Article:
What Donald Trump learned about politics from pro wrestling

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“Trump might not have been playing by the rules of politics, but he won the game. So how did he do it? Those looking to his career as a developer or reality TV host came up short in predicting Trump’s survival and eventual victory, because those are only part of the story. The most important lessons Donald Trump ever learned were in a pro wrestling ring.”

Read more in the Washington Post.

Are Abhi//Dijon R&B’s Next Breakout Stars?

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“Last month, Abhi//Dijon tweeted, “we are r & b to the core and will wear that label if people need it but trust we intend on turning the genre and everything else inside out.” It was a bold, confrontational statement from the duo, which is comprised of Ellicott City-raised, Los Angeles-based musicians Abhi Raju and Dijon Duenas. But with the release of their latest EP, Montana, it definitely reads as a mission statement.”

Read more in the Washington City Paper.

The good and the bad of mixing classical music and electronica

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“These days, the venues DJs play aren’t limited to clubs, bars and warehouse parties. You’ll also find them — armed with laptops and turntables — in restaurants, art galleries and a variety of urban outfitters. You’ll also find one at the Kennedy Center: namely DJ Masonic, better known as Mason Bates, the venue’s 39-year-old composer-in-residence. Bates, at one point the second-most-performed living composer in America, is best known for bringing electronic music into the orchestra, which he has continued to do with his KC Jukebox events.”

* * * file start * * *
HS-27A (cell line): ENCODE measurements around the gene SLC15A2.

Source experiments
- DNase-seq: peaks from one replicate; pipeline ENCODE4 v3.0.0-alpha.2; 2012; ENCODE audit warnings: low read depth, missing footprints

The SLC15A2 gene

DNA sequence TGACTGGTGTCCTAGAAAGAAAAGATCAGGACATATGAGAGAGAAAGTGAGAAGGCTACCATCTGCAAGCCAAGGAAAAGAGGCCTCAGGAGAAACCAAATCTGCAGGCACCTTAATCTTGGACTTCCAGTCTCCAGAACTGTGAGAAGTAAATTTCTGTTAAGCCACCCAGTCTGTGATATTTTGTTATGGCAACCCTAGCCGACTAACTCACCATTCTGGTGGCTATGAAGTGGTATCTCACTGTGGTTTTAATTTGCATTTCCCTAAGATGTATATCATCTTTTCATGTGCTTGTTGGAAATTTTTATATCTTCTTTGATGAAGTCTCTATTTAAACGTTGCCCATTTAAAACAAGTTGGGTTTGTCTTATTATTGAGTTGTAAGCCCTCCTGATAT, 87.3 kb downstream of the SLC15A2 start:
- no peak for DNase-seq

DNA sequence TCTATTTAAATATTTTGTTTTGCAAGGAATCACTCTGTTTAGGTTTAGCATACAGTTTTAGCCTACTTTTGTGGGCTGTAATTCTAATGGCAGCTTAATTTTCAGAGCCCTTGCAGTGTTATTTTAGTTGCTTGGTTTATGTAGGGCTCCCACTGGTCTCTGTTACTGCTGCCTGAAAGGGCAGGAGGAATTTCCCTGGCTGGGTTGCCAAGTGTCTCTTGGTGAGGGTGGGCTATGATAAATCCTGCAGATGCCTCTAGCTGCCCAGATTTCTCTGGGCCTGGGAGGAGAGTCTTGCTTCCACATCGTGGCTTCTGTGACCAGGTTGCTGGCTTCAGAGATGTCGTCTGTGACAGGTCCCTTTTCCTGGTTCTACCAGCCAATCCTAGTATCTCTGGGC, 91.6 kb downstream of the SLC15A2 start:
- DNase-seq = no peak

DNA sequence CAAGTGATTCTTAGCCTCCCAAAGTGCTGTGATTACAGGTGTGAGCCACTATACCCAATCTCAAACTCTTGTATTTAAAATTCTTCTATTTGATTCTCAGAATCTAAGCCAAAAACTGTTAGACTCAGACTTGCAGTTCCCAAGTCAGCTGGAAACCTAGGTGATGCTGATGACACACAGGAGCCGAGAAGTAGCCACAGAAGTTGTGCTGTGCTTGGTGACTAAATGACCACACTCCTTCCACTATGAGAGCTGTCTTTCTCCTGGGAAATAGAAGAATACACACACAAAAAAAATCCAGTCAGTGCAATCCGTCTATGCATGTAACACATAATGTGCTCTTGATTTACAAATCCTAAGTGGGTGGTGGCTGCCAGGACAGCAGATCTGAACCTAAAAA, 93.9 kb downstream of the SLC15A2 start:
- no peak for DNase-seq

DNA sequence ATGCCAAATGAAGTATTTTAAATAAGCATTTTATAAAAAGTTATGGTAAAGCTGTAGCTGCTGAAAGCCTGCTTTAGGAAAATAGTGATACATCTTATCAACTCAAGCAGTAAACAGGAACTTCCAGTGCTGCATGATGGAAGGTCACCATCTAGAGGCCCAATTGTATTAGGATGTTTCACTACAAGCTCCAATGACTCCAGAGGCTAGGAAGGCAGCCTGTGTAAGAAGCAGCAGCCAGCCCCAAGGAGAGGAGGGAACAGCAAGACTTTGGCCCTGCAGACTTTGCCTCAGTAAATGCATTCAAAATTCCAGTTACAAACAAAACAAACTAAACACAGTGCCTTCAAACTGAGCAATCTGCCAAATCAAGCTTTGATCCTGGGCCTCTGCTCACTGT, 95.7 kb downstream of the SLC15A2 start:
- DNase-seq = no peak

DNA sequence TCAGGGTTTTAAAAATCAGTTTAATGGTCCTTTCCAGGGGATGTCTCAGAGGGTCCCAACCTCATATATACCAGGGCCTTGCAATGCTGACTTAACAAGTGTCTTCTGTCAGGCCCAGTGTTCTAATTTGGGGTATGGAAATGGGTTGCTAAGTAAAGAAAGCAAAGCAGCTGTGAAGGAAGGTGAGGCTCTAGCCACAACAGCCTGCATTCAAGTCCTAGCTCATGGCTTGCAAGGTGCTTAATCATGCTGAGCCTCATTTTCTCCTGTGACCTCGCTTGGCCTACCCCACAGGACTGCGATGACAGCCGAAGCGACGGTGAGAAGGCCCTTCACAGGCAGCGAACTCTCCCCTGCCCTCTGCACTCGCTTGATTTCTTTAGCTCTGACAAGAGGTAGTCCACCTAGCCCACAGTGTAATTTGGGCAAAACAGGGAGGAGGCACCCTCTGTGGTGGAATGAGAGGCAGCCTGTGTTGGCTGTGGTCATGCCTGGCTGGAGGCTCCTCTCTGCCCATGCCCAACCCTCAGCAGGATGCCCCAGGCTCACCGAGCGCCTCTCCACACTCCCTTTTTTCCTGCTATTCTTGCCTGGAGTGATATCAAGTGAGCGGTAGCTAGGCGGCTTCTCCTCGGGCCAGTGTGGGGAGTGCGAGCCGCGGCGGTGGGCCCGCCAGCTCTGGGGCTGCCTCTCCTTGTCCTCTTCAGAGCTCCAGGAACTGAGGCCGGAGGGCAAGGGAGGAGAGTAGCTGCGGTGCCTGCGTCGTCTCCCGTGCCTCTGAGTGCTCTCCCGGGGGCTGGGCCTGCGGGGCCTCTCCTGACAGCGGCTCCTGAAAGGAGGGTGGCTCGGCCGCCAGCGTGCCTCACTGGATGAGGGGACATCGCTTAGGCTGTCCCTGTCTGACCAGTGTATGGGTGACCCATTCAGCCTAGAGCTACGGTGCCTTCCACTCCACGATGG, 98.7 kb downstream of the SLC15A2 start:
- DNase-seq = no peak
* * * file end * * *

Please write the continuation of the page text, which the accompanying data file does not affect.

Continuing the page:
Read more in The Washington Post.

How a small D.C. record label became a hotbed of modern Ethiopian sounds

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“In its first two years, D.C.-based record label 1432 R has stood out for its ethos and its ear, but also for a more curious reason. Even though 1432 R takes its name from a District street address, its catalogue is dominated by music from more than 7,000 miles away — Addis Ababa, Ethiopia.

Launched in summer 2014, 1432 R has released nine records, almost all featuring Addis Ababa-based producers Mikael Seifu and Endeguena Mulu; one is by Ethiopian American co-founder Dawit Eklund. Their music seamlessly brings together house music grooves, the stutter of U.K. garage, an uneasy electronic ambience, and — perhaps most notably — Ethiopian folk music.”

Read more in the Washington Post.

The pure and joyous uplift of Chance the Rapper

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“He’s only 23, but Chance the Rapper has already outgrown his moniker. After breaking through with his instant-classic “Acid Rap” mix tape in 2013, Chance dabbled in band-leading on last year’s “Surf,” an album credited to collaborators Donnie Trumpet and the Social Experiment. But it is “Coloring Book,” a mix tape he released in May, on which Chance has found his true — or at least next — calling: spiritual leader of a gospel-rap revival.”